• 6. b. False b; p368 L: 2 Short Answers: 1. What are the functions of the SCM? The function of Supply chain Management (SCM) is to plan, organize, and coordinate all the supply chain’s activities. Today the concept of SCM refers to a total systems approach to managing the entire supply chain. p357 L: 3 2. What are the benefits of SCM? The goals of modern SCM are to reduce uncertainty and risks in the supply chain, thereby positively affecting inventory levels, cycle time, business processes, and customer service. All these benefits contribute to increased profitability and competitiveness. The benefits of supply chain management have long been recognized both in business and in the military. p358 L: 3 3. What is a supply chain team? A supply chain team according to Epner (1999) is a team of tightly integrated businesses that work together to server the customer. Each task is done by the member of the team who is best positioned, trained, and capable of doing that specific task. p363 L: 3 4. What are the potential metrics for supply chain operations? Some potential metrics for supply chain operations are delivery on time (%), quality at unloading area (number of defects), cost performance, lead time for procurement, inventory levels (or days of turning an inventory), shrinkage (%), obsolescence (% of inventory), cost of maintaining inventory, speed of finding needed items in the store room, availability of items when needed (%), the 6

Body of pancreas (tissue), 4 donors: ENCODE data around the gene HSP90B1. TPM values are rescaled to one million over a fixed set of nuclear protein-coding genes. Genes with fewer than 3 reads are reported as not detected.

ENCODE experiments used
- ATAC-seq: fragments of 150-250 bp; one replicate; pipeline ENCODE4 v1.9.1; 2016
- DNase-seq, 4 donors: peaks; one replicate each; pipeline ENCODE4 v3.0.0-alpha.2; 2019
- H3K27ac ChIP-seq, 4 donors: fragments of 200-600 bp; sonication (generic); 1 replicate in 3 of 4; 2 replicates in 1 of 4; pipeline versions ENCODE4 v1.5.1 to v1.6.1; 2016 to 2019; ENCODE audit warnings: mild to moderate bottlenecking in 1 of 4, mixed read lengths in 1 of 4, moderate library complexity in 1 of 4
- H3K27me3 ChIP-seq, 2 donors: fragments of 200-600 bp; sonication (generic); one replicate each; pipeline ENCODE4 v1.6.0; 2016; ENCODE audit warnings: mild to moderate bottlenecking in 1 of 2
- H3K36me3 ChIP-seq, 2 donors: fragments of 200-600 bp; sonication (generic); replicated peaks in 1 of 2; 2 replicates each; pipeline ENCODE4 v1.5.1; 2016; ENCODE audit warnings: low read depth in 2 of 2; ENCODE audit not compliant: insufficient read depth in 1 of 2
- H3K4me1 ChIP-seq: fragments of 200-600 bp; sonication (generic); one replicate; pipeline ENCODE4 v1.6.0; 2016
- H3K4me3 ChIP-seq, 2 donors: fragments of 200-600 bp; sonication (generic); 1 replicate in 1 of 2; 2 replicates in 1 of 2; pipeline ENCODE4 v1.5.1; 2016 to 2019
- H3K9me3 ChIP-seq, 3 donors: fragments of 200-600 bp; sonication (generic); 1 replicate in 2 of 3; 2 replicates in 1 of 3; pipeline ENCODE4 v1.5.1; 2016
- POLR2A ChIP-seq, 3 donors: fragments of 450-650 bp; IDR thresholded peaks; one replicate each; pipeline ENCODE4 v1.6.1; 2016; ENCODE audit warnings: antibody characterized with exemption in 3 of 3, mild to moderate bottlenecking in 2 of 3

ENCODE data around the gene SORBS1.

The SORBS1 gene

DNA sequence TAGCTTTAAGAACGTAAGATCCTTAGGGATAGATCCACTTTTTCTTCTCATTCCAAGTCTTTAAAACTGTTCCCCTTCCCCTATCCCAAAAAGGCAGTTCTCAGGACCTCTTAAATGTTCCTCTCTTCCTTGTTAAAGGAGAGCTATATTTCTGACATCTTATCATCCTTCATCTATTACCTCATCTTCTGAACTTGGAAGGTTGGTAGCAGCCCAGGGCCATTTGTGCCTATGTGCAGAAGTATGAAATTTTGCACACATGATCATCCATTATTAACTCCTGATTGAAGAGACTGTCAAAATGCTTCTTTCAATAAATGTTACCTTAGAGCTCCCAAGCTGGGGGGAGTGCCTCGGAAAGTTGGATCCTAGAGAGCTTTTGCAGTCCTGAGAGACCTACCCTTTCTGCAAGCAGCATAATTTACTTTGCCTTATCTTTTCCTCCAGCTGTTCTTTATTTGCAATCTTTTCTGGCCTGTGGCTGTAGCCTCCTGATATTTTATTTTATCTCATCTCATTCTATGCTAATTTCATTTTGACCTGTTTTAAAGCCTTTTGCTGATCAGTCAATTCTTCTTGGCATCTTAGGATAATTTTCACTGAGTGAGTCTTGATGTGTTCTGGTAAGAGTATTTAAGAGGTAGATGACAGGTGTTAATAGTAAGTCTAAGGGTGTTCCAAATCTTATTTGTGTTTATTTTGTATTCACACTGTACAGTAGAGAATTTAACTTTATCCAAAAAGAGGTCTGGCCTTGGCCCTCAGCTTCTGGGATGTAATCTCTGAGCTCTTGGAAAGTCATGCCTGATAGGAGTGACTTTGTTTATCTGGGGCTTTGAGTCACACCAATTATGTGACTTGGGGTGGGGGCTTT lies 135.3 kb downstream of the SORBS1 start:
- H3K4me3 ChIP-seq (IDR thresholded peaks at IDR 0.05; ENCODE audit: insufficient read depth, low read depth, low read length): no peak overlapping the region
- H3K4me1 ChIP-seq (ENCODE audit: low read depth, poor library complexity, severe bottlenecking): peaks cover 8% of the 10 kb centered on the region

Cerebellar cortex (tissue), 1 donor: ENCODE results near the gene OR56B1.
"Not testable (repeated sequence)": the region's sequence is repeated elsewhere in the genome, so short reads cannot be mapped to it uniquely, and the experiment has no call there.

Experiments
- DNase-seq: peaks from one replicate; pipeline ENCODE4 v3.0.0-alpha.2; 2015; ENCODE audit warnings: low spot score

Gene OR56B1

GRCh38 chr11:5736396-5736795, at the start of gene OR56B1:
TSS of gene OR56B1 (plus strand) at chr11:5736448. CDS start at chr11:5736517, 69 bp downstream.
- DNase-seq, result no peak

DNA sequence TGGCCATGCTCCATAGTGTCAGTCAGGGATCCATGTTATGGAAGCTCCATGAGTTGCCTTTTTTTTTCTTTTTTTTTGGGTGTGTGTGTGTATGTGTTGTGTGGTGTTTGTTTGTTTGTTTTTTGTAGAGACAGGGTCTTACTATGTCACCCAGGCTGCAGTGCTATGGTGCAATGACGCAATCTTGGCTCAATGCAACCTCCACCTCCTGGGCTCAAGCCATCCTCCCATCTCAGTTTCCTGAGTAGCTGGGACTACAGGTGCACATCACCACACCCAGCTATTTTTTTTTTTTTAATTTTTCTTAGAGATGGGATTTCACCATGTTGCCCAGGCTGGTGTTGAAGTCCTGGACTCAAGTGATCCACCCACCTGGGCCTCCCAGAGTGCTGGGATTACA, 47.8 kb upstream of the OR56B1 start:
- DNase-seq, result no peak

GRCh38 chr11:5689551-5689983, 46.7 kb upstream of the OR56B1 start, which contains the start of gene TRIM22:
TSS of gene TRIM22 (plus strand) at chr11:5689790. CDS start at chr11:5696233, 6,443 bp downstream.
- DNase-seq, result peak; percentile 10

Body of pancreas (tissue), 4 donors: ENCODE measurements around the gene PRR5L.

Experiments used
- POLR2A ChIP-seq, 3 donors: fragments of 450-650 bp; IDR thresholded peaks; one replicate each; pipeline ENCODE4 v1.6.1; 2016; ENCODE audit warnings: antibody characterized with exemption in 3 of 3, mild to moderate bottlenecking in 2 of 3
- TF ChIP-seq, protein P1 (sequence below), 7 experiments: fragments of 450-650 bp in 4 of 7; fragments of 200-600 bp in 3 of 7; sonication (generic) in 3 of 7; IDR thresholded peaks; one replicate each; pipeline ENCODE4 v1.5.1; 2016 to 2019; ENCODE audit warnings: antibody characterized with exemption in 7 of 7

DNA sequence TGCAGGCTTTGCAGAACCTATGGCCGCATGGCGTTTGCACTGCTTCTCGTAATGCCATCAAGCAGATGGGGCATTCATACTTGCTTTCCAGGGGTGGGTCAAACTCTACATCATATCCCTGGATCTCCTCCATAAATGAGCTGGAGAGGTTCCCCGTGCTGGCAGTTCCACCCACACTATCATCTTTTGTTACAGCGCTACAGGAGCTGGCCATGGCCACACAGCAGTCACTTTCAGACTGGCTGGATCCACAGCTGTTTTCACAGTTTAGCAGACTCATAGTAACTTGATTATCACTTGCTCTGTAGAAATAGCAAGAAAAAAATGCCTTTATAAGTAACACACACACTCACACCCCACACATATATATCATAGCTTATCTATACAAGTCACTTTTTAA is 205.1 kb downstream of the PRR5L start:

• 7. percentage of rush orders, percentage of goods returned, and a customers’ complaints rate. pp. 363-364 L: 3 5. What are some of tangible and intangible benefits of systems integration? Tangible Benefits: Inventory reduction, personnel reduction, productivity improvement, order management improvement, financial-close cycle improvements, IT cost reduction, procurement cost reduction, cash management improvements, revenue/profit increases, transportation logistics cost reduction, maintenance reduction, and on-time delivery improvement Intangible benefits: Information visibility, new/improved processes, customer responsiveness, standardization, flexibility, globalization, and business performance. p367 L: 3 6. What is ERP? Enterprise Resource Planning (ERP) is a process of planning and managing all resources and their use in the entire enterprise. It promises benefits ranging from increased efficiency to improved quality, productivity, and profitability. p369 L: 3 7. What is supply chain intelligence? The inclusion of business intelligence in supply chain software solutions is called by some supply chain intelligence (SCI). SCI applications enable strategic decision making by analyzing data along the entire supply chain. pp. 374-375 L: 3 8. What is order fulfillment? Order Fulfillment refers not only to providing the customers with what they ordered and doing it on time, but also to providing all related customer service. For example, the customer must receive assembly and operation instructions to a new appliance. This can be done by providing a paper document with the product, or by providing the instructions on the Web. 7